Senator Harris’ early years also included a brief period in Canada. When Ms Gopalan Harris took a job teaching at McGill University, Ms Harris and her younger sister Maya went with her, attending school in Montreal for five years.
She attended college in the US, spending four years at Howard University, one of the nation’s preeminent historically black colleges and universities, which she has described as among the most formative experiences of her life.
Ms Harris says she’s always been comfortable with her identity and simply describes herself as “an American”.
She told the Washington Post in 2019, that politicians should not have to fit into compartments because of their colour or background. “My point was: I am who I am. I’m good with it. You might need to figure it out, but I’m fine with it,” she said.
In 2014, Senator Harris married lawyer Doug Emhoff – now a fixture at her campaign stops – and became stepmother to his two children.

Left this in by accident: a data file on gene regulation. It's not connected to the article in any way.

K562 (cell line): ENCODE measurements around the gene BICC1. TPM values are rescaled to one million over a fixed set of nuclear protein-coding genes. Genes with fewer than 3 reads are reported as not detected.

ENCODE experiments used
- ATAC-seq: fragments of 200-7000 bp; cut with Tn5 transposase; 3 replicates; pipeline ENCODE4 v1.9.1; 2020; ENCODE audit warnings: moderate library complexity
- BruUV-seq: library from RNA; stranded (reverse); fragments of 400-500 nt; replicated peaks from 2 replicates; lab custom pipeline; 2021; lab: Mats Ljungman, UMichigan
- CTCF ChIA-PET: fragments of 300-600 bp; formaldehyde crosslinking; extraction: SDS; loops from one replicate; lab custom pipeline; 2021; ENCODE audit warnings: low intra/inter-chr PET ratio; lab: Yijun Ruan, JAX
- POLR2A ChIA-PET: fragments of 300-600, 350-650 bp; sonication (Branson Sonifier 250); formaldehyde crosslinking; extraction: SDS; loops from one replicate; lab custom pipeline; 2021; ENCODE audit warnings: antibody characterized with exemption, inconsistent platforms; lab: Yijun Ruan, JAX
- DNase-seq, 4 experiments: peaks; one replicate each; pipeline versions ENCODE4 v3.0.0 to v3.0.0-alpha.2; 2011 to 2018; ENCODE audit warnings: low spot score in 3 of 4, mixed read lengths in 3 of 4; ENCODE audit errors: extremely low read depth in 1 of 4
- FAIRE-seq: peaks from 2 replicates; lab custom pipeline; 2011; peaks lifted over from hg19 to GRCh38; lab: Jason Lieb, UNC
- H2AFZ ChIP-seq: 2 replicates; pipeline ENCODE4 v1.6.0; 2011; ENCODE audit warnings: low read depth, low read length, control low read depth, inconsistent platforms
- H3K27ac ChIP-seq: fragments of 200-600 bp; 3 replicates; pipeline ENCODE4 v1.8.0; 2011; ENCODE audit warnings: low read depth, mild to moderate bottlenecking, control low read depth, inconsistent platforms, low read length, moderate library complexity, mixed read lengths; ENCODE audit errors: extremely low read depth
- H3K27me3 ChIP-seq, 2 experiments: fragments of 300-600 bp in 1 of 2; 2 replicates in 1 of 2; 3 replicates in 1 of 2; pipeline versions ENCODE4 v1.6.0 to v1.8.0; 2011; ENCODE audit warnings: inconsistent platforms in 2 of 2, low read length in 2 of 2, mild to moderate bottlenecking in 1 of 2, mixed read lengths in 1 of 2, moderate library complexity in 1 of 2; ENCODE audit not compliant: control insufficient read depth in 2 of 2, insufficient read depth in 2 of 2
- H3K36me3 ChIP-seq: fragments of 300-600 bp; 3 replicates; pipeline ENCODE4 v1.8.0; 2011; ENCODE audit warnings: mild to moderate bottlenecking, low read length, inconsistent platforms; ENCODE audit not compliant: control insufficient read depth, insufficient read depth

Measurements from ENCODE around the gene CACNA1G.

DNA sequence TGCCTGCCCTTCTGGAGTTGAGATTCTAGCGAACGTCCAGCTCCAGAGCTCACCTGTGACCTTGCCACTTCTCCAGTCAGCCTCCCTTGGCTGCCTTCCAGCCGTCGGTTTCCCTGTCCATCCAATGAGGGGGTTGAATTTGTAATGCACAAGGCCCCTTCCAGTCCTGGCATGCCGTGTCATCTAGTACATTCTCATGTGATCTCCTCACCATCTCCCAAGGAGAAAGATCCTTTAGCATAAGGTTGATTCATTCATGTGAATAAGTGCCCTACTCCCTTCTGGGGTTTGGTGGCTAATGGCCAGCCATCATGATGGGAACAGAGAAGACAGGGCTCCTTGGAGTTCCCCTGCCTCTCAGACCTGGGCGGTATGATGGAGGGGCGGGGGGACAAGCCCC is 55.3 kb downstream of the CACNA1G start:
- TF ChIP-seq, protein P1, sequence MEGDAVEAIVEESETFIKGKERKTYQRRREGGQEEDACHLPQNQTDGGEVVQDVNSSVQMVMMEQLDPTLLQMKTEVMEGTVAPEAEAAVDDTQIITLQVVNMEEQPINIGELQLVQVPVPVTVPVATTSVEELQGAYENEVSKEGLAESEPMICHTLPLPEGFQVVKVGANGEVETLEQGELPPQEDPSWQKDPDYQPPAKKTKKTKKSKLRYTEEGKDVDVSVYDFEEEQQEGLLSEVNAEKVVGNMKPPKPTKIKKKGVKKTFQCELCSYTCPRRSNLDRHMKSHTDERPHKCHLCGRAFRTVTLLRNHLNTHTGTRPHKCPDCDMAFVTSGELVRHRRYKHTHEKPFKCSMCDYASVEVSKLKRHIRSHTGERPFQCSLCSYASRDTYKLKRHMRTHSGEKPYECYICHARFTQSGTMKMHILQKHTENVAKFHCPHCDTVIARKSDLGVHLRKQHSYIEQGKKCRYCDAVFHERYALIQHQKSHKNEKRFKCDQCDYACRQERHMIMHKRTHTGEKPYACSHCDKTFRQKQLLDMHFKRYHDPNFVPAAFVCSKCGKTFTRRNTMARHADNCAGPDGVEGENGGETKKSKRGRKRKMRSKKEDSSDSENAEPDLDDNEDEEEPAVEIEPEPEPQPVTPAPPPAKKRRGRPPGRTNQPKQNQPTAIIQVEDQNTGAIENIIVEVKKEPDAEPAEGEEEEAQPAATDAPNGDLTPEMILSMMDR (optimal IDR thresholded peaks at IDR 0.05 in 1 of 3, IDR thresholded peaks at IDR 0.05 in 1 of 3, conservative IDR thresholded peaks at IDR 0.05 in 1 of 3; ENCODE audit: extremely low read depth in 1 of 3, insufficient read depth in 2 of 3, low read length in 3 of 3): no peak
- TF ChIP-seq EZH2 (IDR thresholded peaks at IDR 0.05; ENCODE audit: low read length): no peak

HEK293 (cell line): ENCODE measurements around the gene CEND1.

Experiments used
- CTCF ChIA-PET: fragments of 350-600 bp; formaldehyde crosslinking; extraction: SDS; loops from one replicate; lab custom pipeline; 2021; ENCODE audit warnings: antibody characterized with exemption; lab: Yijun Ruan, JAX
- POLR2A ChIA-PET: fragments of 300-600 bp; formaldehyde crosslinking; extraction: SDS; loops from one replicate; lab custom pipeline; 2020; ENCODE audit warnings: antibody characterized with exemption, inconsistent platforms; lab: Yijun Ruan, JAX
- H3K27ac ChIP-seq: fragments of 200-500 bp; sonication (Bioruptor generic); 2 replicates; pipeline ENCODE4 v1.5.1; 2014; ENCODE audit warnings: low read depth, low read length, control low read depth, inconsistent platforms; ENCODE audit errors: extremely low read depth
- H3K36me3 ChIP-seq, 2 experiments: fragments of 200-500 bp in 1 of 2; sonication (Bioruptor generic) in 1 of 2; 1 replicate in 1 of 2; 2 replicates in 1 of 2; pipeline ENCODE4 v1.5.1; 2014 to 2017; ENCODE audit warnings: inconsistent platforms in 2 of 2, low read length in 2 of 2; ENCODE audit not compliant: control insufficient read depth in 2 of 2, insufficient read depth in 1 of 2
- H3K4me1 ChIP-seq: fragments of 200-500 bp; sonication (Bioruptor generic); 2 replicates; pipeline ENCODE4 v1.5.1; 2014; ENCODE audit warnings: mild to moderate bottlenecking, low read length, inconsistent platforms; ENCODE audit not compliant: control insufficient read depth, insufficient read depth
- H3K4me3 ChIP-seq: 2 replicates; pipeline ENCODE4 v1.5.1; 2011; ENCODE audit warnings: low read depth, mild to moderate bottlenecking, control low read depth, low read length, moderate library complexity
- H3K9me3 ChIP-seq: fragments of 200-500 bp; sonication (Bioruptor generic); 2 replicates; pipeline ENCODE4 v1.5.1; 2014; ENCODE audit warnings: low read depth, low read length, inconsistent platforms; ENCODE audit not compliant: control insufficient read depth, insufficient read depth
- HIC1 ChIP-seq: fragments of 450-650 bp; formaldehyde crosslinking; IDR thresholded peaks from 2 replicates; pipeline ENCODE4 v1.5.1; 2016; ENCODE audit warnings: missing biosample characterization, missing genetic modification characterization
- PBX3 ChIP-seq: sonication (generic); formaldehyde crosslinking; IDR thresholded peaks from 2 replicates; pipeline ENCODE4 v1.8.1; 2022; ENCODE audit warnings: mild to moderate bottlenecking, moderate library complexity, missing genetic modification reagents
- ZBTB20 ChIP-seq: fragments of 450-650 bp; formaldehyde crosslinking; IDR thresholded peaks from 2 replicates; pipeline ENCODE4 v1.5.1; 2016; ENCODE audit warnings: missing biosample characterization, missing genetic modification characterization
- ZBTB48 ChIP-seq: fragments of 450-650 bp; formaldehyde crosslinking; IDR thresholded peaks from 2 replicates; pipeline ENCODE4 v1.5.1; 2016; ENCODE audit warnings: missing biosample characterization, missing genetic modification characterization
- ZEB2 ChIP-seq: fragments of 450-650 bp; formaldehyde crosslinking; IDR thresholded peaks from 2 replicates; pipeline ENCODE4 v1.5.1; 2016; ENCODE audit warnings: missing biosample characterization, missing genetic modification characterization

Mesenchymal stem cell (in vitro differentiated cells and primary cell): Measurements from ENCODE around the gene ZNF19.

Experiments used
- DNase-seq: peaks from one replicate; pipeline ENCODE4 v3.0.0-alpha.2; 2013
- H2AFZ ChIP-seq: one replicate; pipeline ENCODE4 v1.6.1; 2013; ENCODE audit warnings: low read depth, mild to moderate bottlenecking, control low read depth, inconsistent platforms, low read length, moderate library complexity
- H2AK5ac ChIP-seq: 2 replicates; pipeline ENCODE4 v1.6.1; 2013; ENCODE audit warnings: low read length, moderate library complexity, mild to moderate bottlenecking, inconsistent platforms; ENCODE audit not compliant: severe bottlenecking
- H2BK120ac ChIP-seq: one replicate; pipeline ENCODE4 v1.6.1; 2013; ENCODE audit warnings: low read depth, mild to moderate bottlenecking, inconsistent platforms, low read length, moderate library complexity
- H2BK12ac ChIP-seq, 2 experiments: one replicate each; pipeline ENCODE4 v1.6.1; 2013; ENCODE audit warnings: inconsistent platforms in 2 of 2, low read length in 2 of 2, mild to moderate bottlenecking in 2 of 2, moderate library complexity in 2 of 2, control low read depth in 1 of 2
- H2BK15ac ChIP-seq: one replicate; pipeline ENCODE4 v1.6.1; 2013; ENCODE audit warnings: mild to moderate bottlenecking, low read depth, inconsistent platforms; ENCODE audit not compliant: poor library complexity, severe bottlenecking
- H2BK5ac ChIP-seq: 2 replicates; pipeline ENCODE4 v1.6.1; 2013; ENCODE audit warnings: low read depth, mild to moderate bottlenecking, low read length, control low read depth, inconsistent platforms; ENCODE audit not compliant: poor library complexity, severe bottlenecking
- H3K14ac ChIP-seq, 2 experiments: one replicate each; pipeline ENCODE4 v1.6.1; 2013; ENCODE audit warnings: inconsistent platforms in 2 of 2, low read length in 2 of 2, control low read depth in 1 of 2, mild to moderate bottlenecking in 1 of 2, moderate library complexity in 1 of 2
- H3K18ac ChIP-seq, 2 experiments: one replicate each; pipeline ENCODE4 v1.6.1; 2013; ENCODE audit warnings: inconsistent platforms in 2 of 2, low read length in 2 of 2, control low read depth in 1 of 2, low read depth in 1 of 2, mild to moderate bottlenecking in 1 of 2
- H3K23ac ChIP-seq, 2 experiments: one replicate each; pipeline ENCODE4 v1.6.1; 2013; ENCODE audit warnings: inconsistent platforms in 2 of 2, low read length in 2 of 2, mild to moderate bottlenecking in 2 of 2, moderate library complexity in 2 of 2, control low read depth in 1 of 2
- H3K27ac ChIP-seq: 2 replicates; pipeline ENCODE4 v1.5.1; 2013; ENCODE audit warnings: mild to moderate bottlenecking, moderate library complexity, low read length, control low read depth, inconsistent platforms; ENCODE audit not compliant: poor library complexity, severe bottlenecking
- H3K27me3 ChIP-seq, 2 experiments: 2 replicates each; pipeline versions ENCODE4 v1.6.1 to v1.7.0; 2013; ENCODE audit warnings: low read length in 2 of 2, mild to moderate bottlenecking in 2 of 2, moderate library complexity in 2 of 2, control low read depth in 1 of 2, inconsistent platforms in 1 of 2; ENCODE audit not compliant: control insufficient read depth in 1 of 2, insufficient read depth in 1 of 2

After four years at Howard, Ms Harris went on to earn her law degree at the University of California, Hastings, and began her career in the Alameda County District Attorney’s Office.
She became the district attorney – the top prosecutor – for San Francisco in 2003, before being elected the first woman and the first black person to serve as California’s attorney general, the top lawyer and law enforcement official in America’s most populous state.
In her nearly two terms in office as attorney general, Ms Harris gained a reputation as one of the Democratic party’s rising stars, using this momentum to propel her election as California’s junior US senator in 2017.
Since her election to the US Senate, the former prosecutor gained favour among progressives for her acerbic questioning of then-Supreme Court nominee Brett Kavanaugh and Attorney General William Barr in key Senate hearings.